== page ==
Newhall resident Hansford Rowe as Santa Claus in a 1960 photo taken while he worked at Miller & Rhoads in Richmond, Virginia. Courtesy photo

My husband, Hansford H. Rowe and I have been residents of Santa Clarita for over 20 years. Christmas, brings back memories when he was Santa Claus for eleven years in Richmond, Virginia from 1955 through 1966. T.G. Light, the Santa Claus before him, was said to be the highest paid Santa in the country. True enough, when he took over from T.G. Light, he got paid $2,500 as Santa Claus for a period of one month. Hansford got paid the same amount for the whole year he worked as Theatre Manager for the Virginia Museum. At that time it was a huge amount of money.

Hansford was hired as Santa Claus by the department store, Miller and Rhoads. The manager then brought Hansford for an overnight train trip to New York to purchase a Santa outfit. He was fitted with a big, red coat with white fur, a wig and a beard from a famous wig maker, a wide leather belt and floppy, leather boots up to his knees.

Miller and Rhoads built a stage with a chimney on the fifth floor of their store. There were no escalators then and people rode elevators. Everyday people were lined up for two hours or more in a maze-like line, but all the while, the stage with Santa Claus was in view. People then said that there were a lot of Santa Claus’, but the real one was at Miller and Rhoads. The department store made money from the pictures taken with Santa and the toys purchased at the store.

Santa Claus made his entrance by sliding down from a pole inside the fireplace, feet first. When he emerged, he would have his finger beside his nose and greet the crowd. The Snow Queen sat right below the stage and asked the kids in line what their names were and what they wanted. When the kids’ turn came up for them to go up the stage, Santa called them by their names and asked them to sit on his lap. The children were delighted that Santa knew their names, not knowing that there was a wire to Santa’s ear allowing him to hear the Snow Queen as she talked to each child.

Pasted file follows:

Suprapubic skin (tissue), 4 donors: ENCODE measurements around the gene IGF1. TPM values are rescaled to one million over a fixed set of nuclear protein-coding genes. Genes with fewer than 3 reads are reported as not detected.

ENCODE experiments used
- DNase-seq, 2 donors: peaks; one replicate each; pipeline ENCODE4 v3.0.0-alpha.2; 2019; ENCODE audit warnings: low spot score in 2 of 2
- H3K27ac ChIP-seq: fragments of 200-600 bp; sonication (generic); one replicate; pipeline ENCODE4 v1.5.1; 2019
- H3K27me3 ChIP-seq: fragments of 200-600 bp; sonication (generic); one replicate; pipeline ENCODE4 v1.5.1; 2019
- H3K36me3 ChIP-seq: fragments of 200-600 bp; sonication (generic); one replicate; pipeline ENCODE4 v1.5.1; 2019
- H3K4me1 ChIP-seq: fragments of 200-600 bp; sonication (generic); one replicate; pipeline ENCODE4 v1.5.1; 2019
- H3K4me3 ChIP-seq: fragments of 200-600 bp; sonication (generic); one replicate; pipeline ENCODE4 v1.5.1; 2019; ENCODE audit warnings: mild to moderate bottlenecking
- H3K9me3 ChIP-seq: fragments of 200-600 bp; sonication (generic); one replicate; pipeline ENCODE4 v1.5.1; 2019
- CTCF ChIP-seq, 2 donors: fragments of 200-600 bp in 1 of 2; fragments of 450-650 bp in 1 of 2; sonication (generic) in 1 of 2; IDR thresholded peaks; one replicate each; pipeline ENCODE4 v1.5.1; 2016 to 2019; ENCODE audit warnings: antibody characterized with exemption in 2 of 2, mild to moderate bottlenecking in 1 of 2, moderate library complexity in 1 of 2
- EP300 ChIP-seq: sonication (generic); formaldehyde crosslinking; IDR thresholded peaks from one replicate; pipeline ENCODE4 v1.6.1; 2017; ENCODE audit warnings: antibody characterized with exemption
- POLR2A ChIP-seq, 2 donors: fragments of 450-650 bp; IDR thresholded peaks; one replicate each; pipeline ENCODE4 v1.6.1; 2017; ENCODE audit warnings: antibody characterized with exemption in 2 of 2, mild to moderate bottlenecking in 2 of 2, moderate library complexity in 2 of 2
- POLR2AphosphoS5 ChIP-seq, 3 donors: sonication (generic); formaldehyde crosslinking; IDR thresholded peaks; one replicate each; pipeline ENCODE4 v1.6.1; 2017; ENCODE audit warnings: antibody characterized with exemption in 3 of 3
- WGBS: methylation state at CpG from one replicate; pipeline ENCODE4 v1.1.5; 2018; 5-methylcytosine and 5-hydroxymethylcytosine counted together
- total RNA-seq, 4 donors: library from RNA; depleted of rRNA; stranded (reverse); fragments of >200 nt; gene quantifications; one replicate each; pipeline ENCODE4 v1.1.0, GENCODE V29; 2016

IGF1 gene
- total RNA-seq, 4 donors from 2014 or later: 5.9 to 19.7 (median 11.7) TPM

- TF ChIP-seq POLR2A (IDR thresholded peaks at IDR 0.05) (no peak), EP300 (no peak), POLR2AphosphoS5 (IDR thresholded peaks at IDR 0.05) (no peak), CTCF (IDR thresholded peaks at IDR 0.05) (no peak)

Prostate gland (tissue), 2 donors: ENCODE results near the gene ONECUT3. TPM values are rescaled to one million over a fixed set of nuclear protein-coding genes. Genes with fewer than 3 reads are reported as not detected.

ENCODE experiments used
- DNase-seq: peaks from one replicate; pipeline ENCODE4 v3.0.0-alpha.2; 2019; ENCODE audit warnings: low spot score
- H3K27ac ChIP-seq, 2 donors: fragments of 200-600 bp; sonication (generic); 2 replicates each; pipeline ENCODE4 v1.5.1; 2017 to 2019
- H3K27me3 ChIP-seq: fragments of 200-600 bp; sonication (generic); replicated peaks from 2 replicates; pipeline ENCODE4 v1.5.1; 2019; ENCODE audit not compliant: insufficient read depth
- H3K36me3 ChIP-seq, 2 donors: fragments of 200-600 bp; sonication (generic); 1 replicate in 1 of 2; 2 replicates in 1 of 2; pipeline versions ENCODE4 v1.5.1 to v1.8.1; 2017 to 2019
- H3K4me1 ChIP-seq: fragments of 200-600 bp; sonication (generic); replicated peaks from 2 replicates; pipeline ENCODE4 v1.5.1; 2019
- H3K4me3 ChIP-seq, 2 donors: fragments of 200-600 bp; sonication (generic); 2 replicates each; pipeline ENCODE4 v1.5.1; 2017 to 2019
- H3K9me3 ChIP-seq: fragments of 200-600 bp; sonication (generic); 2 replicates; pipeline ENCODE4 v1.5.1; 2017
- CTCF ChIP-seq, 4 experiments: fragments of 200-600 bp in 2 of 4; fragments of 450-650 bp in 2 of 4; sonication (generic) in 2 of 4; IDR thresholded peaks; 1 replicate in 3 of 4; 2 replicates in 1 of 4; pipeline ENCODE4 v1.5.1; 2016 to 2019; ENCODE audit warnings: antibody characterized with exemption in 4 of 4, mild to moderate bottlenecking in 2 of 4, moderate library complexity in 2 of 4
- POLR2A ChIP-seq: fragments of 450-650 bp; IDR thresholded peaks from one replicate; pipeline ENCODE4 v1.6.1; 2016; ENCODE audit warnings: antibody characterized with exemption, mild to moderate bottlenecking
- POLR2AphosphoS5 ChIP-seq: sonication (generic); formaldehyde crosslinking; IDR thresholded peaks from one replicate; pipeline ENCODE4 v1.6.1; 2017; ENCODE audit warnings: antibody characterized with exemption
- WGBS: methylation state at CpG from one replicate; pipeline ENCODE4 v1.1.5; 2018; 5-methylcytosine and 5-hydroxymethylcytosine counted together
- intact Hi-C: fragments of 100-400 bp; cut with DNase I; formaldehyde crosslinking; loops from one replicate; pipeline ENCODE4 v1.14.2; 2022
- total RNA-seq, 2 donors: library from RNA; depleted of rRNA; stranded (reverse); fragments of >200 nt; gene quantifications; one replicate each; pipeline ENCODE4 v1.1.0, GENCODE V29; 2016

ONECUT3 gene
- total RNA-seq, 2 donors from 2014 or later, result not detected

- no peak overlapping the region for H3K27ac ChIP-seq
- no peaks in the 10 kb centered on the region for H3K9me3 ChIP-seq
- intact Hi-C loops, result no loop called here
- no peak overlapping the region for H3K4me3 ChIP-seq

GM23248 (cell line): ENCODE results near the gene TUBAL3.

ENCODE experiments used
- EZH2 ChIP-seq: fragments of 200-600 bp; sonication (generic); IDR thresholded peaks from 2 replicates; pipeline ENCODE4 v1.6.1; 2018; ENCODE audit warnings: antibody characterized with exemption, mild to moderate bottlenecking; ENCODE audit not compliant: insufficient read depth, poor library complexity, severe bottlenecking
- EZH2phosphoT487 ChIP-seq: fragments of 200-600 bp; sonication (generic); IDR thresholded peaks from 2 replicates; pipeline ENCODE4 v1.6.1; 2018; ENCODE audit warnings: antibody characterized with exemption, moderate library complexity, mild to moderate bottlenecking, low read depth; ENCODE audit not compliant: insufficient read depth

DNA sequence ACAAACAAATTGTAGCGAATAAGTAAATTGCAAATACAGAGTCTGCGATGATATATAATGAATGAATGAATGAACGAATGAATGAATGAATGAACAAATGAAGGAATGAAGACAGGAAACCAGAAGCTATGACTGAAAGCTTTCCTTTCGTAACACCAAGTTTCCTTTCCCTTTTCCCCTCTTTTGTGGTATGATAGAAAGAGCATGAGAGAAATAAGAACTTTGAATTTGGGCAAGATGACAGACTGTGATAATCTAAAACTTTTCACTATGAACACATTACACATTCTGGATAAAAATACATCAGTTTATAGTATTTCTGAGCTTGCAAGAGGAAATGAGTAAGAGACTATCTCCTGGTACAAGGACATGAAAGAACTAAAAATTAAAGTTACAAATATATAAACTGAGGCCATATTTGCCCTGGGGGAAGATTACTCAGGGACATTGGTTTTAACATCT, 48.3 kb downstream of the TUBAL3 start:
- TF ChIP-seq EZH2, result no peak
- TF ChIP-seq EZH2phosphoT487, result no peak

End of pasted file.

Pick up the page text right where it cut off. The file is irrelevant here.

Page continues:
He tried to make the children talk about themselves. They said the cutest things, Hansford said. Sometimes he would see them with scratches on their arms and Santa would say, “How’s your cat?”

They would beam up at him and smile saying, “You know we have a cat, Santa?” The kids would always have a parent, a brother or a sister with them and heard when the children said they wanted dolls, bikes or a popular toy.

Once when he saw a boy with a crusty white thumb, Santa said, “Do you think you can stop sucking your thumb?” The boy replied, “Yeah, I’ll do that.”

When Santa had his time off, he rose from his chair, walked over to the fireplace and went up the chimney. He explained that he had to check on his reindeer up on the roof.

Hansford said the children were adorable. However, they often looked up to him as he talked and with starry eyes coughed or sneeze straight onto his face and all through his beard. He said he always got sick that time of the year.

When he moved to New York City to become a full time actor, Hansford asked his brother Dan to take over. He gave his Santa Claus outfit, complete with boots, to his brother Dan who kept the job for 51 years. Both brothers are now in their nineties.

 

 

Signal Contributor

Signal Contributor